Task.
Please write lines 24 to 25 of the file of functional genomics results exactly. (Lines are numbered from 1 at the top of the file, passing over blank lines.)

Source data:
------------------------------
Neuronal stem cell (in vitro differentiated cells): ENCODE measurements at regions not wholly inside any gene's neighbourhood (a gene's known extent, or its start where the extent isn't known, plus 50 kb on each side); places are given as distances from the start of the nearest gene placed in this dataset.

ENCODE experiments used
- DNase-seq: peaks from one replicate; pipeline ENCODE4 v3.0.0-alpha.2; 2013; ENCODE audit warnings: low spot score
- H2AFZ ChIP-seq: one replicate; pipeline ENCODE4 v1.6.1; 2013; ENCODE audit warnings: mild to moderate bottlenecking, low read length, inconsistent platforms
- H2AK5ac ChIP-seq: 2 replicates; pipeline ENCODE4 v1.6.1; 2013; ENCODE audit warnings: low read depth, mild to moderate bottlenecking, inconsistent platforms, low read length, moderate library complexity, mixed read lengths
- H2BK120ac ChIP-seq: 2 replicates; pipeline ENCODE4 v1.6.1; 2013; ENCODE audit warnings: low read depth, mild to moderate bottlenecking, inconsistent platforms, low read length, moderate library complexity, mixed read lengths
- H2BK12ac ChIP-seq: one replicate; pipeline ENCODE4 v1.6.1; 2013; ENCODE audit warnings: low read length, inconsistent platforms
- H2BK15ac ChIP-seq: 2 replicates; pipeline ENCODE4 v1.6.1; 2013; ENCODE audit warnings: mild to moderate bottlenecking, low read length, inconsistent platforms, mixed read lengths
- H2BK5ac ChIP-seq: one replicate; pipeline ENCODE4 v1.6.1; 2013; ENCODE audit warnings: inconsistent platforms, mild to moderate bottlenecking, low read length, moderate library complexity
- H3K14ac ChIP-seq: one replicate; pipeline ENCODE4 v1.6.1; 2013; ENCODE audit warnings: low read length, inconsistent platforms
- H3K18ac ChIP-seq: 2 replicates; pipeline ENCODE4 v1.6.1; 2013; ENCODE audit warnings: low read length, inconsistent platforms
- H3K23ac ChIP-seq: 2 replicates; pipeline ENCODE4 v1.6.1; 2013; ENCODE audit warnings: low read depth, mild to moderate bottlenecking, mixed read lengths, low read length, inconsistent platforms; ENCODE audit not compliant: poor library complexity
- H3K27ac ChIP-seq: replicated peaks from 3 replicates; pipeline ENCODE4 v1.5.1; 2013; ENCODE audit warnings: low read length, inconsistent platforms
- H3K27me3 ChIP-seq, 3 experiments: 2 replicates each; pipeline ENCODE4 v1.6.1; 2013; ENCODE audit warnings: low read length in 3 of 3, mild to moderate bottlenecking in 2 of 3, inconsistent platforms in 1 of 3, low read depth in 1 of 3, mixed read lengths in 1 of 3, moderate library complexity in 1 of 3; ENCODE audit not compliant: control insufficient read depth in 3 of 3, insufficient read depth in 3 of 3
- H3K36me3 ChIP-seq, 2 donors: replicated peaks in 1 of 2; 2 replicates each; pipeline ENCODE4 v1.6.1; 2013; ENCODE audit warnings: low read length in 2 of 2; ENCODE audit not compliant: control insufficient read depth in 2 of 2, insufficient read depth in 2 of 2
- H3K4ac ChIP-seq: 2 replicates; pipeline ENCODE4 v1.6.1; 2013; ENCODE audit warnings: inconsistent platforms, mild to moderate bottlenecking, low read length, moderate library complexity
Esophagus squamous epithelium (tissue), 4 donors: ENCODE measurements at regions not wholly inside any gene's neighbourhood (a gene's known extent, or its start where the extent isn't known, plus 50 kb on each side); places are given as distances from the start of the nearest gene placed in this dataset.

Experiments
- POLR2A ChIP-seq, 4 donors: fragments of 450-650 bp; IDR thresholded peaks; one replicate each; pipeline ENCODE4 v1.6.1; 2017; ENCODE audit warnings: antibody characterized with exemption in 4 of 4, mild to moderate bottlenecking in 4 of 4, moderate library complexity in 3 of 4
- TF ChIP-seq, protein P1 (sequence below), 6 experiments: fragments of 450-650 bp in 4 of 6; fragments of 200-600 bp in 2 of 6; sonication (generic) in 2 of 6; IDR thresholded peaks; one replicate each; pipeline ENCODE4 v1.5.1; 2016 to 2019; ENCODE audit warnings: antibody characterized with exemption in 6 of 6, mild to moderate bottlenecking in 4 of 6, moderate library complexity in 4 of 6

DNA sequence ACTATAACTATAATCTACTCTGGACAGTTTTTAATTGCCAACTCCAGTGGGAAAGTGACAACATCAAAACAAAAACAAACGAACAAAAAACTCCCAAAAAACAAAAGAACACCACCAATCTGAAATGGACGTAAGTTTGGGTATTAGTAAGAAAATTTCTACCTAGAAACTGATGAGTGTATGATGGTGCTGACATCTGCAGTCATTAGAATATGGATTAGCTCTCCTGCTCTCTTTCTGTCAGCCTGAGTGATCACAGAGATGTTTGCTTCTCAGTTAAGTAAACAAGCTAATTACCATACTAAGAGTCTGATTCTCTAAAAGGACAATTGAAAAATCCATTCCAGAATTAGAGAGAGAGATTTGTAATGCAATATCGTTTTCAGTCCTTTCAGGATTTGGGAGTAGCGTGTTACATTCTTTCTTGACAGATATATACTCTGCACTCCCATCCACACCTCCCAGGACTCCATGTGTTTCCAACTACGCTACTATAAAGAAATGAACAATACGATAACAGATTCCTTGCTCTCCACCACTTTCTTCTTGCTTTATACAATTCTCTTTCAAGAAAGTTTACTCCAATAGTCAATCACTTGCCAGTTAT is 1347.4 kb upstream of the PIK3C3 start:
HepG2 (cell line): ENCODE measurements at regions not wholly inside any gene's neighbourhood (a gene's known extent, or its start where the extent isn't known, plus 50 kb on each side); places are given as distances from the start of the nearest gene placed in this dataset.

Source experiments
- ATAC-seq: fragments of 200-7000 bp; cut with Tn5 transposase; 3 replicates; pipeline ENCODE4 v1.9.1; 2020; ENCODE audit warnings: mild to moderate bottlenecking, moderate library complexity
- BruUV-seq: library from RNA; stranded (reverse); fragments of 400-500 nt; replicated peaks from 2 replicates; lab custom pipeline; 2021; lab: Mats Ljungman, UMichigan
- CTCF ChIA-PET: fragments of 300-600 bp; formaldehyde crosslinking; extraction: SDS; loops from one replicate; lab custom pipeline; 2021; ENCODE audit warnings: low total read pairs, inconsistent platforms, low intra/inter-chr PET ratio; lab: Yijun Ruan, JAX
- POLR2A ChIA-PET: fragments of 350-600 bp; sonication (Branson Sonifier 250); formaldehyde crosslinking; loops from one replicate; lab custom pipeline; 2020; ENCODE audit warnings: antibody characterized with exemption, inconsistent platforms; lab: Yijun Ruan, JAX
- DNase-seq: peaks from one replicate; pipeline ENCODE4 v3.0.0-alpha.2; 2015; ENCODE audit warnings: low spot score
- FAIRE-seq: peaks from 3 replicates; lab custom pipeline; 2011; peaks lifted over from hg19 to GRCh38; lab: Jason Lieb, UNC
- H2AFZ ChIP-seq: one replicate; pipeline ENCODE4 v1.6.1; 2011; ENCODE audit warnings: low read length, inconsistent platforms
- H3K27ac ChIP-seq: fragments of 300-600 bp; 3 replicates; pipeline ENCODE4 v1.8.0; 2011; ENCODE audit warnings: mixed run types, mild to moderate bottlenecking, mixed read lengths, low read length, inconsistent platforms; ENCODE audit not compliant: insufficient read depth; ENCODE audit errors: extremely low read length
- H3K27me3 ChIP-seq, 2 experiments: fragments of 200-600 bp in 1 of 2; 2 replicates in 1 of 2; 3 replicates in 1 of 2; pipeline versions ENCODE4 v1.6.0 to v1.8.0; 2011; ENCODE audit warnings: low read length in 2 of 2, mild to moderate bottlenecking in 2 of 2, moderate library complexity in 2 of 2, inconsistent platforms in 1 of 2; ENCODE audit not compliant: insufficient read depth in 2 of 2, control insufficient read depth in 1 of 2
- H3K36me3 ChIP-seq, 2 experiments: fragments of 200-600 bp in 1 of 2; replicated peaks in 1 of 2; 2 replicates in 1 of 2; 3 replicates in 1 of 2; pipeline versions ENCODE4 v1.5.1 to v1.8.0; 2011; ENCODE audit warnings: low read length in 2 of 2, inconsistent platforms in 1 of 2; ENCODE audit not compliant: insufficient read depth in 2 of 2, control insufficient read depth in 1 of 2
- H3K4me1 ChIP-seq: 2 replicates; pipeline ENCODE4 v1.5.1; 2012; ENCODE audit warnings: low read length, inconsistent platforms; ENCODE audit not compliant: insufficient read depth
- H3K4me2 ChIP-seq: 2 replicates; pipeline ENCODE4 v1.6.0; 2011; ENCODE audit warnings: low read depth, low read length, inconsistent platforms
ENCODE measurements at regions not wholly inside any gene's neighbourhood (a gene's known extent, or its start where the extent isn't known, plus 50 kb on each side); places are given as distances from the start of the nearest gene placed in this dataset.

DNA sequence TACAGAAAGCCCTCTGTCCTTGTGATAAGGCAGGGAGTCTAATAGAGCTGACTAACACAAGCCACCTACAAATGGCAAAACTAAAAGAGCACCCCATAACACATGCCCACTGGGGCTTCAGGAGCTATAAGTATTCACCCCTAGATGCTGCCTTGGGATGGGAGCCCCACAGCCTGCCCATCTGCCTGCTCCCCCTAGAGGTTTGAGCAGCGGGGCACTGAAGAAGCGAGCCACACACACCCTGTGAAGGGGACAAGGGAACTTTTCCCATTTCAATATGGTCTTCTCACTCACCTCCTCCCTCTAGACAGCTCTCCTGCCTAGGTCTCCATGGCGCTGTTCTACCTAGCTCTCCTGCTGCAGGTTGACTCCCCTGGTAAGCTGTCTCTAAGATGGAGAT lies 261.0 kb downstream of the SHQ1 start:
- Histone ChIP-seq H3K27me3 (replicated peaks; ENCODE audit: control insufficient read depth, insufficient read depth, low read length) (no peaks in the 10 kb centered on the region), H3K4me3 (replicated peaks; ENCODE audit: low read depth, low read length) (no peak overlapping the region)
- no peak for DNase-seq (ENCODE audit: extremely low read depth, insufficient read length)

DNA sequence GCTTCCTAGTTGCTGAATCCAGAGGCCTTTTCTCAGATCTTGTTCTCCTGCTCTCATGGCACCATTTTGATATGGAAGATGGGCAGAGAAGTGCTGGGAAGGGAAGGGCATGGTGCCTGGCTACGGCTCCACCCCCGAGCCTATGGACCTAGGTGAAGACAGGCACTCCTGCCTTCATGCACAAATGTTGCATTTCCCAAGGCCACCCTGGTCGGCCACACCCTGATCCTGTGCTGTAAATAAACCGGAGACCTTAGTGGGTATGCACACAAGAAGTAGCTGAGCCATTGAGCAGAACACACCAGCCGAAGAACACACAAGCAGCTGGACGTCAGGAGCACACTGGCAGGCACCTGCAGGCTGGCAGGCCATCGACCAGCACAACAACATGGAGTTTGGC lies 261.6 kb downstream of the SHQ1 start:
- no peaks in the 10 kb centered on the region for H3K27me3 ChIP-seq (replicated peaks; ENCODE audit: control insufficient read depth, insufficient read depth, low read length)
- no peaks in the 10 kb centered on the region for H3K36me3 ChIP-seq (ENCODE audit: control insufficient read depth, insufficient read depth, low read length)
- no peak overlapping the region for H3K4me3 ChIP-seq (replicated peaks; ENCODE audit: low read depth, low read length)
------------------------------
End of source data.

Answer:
- ATAC-seq: fragments of 200-7000 bp; cut with Tn5 transposase; 3 replicates; pipeline ENCODE4 v1.9.1; 2020; ENCODE audit warnings: mild to moderate bottlenecking, moderate library complexity
- BruUV-seq: library from RNA; stranded (reverse); fragments of 400-500 nt; replicated peaks from 2 replicates; lab custom pipeline; 2021; lab: Mats Ljungman, UMichigan